Standing stones found buried near Stonehenge could be the “largest” intact prehistoric monument ever built in Britain, archaeologists believe.Large stones at Durrington Walls
The large stones are located around the edge of the henge at Durrington Walls (Image copyrigh Ludwig Boltzmann Institute)

Using ground-penetrating radar, some 100 stones were found at the Durrington Walls “superhenge”, a later bank built close to Stonehenge.

The Stonehenge Living Landscapes team has been researching the ancient monument site in a five-year project.

Finding the stones was “fantastically lucky”, researchers said.

The stones may have originally measured up to 4.5m (14ft) in height and had been pushed over the edge of Durrington Walls.

The site, which is thought to have been built about 4,500 years ago, is about 1.8 miles (3km) from Stonehenge, Wiltshire.

The stones were found on the edge of the Durrington Walls “henge”, or bank, an area which had not yet been studied by researchers.

Large stones at Durrington Walls
The stones could have measured up to 4.5m in height (Image copyright Ludwig Boltzmann Institute)

Lead researcher, Vince Gaffney said the stones were “lost to archaeology” but found thanks to modern technology.

National Trust archaeologist, Dr Nick Snashall said there were “hints” the stones could be buried in the landscape.

“In the field that lies to the south we know there’s a standing stone which is now the only standing stone, now fallen, that you can go up to and touch in the whole of the Stonehenge landscape,” he said.

“It’s called the Cuckoo Stone.

“If there are stones beneath the bank… they’re probably looking at stones of pretty much the same size as the Cuckoo Stone.”

Radar scanning at Durrington Walls, Wiltshire
Ground-penetrating radar was used to detect the large stones at Durrington Walls (Image copyright Geert Verhoeven)

Dr Snashall added there was a “sense” of an area set aside for the living and another for the dead at Durrington Walls – and that had changed over time.

“This gives us a a whole new phase that shows us that has started within 40 years of the site going out of use, or even less than that,” he said.

The findings are being announced later on the first day of the British Science Festival being held at the University of Bradford.

Large stones at Durrington Walls
The row of stones were standing over the edge of the bank of the henge (Image copyright Ludwig Boltzmann Institute)

Source and full story : BBC Wiltshire

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Pre-history may have to be re-written due to groundbreaking finds by Stonehenge team

2 11 2014

Pre-history may have to be re-written following a recent dig by university students near Stonehenge.

Senior research fellow David Jacques

Senior research fellow David Jacques

Signs of human habitation 8,000 years ago have been discovered by Archaeology MA students from the University of Buckingham, led by senior research fellow David Jacques.

Mr Jacques said: “This year we’ve found burnt flint – a sign that people had made fires, so were in the area, around 8,000 years ago.

“The finds will have to be carbon-dated to get a precise date.

“It’s been wonderful that the first ever University of Buckingham archaeology students have unearthed mesolithic tools as part of the team of volunteers at the dig.”

The archaeologist, who is leading the new Archaeology MA course at the university, has just completed a two-week dig at Vespasian’s Camp, a mile from Stonehenge, at which MA students and University of Buckingham staff worked as volunteers, sifting through remains.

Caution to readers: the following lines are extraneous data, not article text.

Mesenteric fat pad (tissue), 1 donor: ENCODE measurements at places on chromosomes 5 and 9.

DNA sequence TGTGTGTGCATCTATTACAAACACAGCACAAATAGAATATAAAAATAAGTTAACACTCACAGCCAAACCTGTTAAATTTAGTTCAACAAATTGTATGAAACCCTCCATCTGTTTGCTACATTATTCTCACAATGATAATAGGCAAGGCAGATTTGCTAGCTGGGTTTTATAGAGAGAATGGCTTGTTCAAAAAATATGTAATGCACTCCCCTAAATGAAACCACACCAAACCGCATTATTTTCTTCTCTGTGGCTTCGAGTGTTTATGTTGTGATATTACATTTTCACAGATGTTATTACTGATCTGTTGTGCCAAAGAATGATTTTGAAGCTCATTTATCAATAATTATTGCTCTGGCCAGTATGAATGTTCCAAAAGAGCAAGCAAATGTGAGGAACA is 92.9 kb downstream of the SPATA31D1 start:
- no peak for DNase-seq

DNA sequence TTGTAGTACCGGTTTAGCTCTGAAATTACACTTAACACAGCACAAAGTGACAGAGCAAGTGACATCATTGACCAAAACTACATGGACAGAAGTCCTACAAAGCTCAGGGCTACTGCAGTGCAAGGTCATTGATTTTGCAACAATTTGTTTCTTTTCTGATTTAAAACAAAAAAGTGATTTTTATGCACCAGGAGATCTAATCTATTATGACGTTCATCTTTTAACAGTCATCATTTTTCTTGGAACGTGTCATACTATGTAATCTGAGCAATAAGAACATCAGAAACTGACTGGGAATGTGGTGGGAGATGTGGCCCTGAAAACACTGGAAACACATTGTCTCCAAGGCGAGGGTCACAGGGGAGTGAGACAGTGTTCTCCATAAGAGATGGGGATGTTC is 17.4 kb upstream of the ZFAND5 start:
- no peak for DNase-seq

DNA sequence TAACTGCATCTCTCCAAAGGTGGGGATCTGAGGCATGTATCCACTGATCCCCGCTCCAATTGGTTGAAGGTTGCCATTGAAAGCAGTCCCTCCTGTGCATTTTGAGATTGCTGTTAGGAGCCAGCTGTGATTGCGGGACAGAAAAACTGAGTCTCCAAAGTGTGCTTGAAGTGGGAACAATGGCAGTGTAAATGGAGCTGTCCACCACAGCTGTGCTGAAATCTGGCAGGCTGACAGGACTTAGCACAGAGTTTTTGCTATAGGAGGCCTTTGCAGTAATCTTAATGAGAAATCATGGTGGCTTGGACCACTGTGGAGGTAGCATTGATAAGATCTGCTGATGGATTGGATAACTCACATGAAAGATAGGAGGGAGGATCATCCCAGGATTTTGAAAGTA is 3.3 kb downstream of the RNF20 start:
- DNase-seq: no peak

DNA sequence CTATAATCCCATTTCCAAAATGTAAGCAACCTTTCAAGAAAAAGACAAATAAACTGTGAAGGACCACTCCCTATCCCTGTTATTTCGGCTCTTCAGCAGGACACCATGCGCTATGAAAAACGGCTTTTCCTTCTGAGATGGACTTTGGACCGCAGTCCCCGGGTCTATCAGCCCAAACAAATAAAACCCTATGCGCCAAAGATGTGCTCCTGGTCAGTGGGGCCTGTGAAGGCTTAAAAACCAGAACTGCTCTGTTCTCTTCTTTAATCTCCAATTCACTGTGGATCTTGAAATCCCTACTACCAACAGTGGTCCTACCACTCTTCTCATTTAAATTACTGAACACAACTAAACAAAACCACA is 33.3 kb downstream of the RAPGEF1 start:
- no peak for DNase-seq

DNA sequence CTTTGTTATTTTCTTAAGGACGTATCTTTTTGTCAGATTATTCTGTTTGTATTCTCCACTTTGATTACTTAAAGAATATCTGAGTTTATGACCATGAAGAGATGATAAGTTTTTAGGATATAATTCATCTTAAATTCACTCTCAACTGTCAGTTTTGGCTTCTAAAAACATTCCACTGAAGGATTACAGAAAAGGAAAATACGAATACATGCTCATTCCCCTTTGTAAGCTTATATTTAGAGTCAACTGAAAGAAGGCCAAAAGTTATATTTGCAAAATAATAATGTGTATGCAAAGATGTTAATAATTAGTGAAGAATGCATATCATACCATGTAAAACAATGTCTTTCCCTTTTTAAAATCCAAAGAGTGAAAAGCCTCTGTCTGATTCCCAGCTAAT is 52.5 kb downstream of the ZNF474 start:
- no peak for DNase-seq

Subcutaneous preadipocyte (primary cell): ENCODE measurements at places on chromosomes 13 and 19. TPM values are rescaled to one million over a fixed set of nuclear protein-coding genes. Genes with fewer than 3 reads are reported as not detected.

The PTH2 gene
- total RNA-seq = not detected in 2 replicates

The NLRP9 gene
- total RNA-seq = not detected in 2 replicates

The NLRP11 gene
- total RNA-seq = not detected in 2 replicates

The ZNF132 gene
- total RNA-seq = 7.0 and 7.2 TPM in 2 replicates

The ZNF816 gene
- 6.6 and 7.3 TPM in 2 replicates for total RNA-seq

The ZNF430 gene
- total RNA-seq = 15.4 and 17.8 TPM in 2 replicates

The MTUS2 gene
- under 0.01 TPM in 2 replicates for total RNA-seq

A number of ancient flint tools were among the finds.

More than 12,000 items from the mesolithic era (8000 – 3500BC) have been uncovered, including hunting tools, the cooked bones of aurochs – a gigantic cow-like animal – deer, wild boar, and even toads’ legs.

The finds have revealed that the site was in use continually for over 3,000 years, and could even be the reason why Stonehenge is where it is.

Mr Jacques suspects the site will contain evidence of settlements, which would be some of the earliest ever found in the UK and would completely change our understanding of this era.

Mr Jacques appeared on TV this year in BBC 1’s Operation Stonehenge and BBC 4’s The Flying Archaeologist.

And the MA students working alongside him at the dig a fortnight ago found themselves being filmed for a forthcoming episode of Horizon.

Digs at the site over the last few years have already yielded a staggering 32,000 artefacts dating from as far back as 7500BC.

Last year, the dig resulted in 8,000-year-old burnt frogs’ legs being found, revealing the delicacy was originally English and not French.

Earlier this year, carbon dating of finds from the dig led to the revelation that Amesbury is the oldest town in the country.

A previous public lecture by Mr Jacques at the university drew a packed audience.

Following the latest dig, Mr Jacques is returning to deliver another public lecture on Thursday, November 13.

The free event will take place at 6.30pm, in the Chandos Road Building, as part of the university’s autumn concert and lecture series.

In the lecture, Mr Jacques will unveil startling new evidence showing how the mesolithic period influenced the building of Stonehenge.

The lecture will focus on the area around the dig, Blick Mead, which features a natural spring, which would have attracted settlers to the area.

The warm spring water has caused stones to turn a bright puce, a colour of stone not found elsewhere in the UK.

David Jacques was elected a Fellow of the Society of the Antiquaries (FSA) in recognition of the importance of his discoveries there.